the grade lessens only slightly after the coming down for about 3 miles and you start to cross the same creek over and over again. In fact the steepness comes from the fact you are just coming down the same ravine containing Ledbetter Creek.





Bartram Falls 


Rhododendron tunnel 

A rare view on this day of fog

Ledbetter Creek

Once you reach the road, Winding Stairs TH (Hwy 19) you cross the Nantahala River

You have a nice easy bike path to walk to reach the Nantahala Power plant area

Once you reach the power plant (2000 feet ) you use the access road to climb again to the water tower at the top of the ridge. You are continuing to climb to Rattlesnake Ridge (3750 feet)

Surge Tank on top of the hill

View from water surge tank area
We continued to climb about half way up the ridge and stopped for the day. Just short of small stream described in the guide. This is a small saddle with nice views and some good trees we could use across the trail for our hammocks.

14.5 miles
7 hrs 9 min moving time
3559 total ascent, 3515 decent
moving speed 2.0 mph.


Day 2

We made camp just about 20 minutes before dark and actually ate after dark, but all was well and the hammock was warm. I had brought my 0 degree underquilt and top quilt, so while more bulky made sure I was going to sleep warm. We had seen that temperatures might really fall in the coming days. The previous day and night had stayed in the low 40's.


Day two actually started out with a bit of sunshine but that quickly changed to the expected rain by 9:30 am


Bridges across various creeks were very slick in the rain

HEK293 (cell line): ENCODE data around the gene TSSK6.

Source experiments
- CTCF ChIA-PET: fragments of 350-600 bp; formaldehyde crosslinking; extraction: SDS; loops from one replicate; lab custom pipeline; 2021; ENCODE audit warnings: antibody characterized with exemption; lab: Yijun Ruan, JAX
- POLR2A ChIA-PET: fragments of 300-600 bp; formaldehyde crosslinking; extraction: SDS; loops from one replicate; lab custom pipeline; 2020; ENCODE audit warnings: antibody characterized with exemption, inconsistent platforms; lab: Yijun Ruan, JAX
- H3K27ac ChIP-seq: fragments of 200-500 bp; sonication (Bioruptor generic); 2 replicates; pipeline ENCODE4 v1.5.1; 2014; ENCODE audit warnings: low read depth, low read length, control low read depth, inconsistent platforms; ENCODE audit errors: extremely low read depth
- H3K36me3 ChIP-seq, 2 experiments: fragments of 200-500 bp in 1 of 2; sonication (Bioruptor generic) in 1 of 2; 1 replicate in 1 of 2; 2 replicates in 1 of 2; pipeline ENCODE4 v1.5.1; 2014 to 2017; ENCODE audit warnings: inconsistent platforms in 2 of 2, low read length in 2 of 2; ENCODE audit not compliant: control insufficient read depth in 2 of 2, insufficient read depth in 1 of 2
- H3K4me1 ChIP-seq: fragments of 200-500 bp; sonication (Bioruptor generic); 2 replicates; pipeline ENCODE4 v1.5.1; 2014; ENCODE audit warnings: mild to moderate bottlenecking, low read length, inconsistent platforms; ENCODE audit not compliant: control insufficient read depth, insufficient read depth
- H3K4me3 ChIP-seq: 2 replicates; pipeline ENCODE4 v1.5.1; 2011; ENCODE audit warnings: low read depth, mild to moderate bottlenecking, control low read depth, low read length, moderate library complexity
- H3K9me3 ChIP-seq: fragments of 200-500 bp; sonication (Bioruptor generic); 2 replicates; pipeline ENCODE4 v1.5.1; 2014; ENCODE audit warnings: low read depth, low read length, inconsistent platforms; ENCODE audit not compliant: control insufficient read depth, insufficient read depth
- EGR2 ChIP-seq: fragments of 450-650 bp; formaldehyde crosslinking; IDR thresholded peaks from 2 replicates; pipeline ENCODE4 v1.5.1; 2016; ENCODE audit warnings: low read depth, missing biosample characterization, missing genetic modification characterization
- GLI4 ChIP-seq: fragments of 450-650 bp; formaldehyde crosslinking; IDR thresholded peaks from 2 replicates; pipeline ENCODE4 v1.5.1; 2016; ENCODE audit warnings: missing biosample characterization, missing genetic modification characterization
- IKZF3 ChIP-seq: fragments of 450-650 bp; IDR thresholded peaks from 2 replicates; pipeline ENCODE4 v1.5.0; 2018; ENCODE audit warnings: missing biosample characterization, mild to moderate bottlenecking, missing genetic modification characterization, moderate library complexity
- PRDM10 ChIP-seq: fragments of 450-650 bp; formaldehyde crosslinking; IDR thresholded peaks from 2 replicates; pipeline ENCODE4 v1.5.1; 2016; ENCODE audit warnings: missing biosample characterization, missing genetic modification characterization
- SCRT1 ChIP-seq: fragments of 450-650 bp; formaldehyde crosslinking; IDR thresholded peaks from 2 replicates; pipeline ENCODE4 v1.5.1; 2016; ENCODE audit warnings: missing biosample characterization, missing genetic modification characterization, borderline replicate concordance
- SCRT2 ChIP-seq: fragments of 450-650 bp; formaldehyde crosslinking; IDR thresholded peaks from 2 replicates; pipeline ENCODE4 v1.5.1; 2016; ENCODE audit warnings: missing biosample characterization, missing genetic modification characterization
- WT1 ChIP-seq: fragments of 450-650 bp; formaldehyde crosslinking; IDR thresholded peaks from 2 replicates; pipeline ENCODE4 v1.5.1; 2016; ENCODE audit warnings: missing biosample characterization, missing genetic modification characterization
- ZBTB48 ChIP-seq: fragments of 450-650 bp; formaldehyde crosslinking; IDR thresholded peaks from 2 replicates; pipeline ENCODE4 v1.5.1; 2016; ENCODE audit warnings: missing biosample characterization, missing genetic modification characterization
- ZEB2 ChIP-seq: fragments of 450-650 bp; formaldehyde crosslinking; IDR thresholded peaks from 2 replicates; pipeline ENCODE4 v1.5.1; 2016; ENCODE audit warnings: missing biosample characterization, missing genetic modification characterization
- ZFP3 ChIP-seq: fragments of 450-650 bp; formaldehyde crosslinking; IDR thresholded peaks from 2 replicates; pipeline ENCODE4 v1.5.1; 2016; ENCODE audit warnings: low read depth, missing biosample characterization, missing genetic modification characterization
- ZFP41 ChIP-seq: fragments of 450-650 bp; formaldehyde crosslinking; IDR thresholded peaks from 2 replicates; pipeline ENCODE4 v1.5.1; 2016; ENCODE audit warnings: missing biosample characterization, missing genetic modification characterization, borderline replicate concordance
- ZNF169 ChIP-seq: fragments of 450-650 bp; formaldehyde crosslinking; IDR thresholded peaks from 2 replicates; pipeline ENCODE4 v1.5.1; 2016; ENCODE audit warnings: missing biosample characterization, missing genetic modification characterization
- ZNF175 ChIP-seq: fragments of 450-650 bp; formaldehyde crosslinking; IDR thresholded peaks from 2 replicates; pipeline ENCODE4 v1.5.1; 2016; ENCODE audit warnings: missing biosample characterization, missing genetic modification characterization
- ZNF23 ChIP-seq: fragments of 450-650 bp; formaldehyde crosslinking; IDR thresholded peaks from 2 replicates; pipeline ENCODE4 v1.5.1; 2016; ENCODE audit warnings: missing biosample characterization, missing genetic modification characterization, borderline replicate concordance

Beaver activity

We actually stopped about a quarter of a mile before Appletree Group campsite which I couldn't see on my Gaia phone app, but then we stopped at Appletree to take a break from the rain and a hot drink for a bit.

After leaving the campground it was more more gravel road walking for almost 5 miles. Below is a view from under my umbrella which was a life saver as I could actually get almost dry while walking in the rain under the umbrella.


We then came across a surprise. We needed to cross the Nantahala River on a low water bridge/road crossing.


Once over the road it was up again on some steep climbing to a great waterfall, which I can't find any mention of in the guide book, but it is the biggest waterfall on the entire trail so far with a small campsite right at this point.

After some further trail winding around some fabulous lake homes you emerge onto the road by a gas station and further down a bar and grille

Here we would have paid $100 for a bowl of spaghetti and a place to dry out our clothes.

Walking further down another half mile or so you pass Wine Spring Creek, where we got water before heading steeply back up off the road into the woods. This was an awful climb through choked rhododendron and small brush of 10% grade in 1 mile. It was still raining hard and about 5:15 pm. So it was time to get under shelter before it got dark. Again not any established campsites or even a lot of space off each side of the trail, but with hammocks you don't need much and we found a few trees bordering the trail to set up.

15.2 miles total
9 hrs 17 min total time
6 hrs 23 minutes moving time
2165 feet ascent, 1870 feet decent


Day 3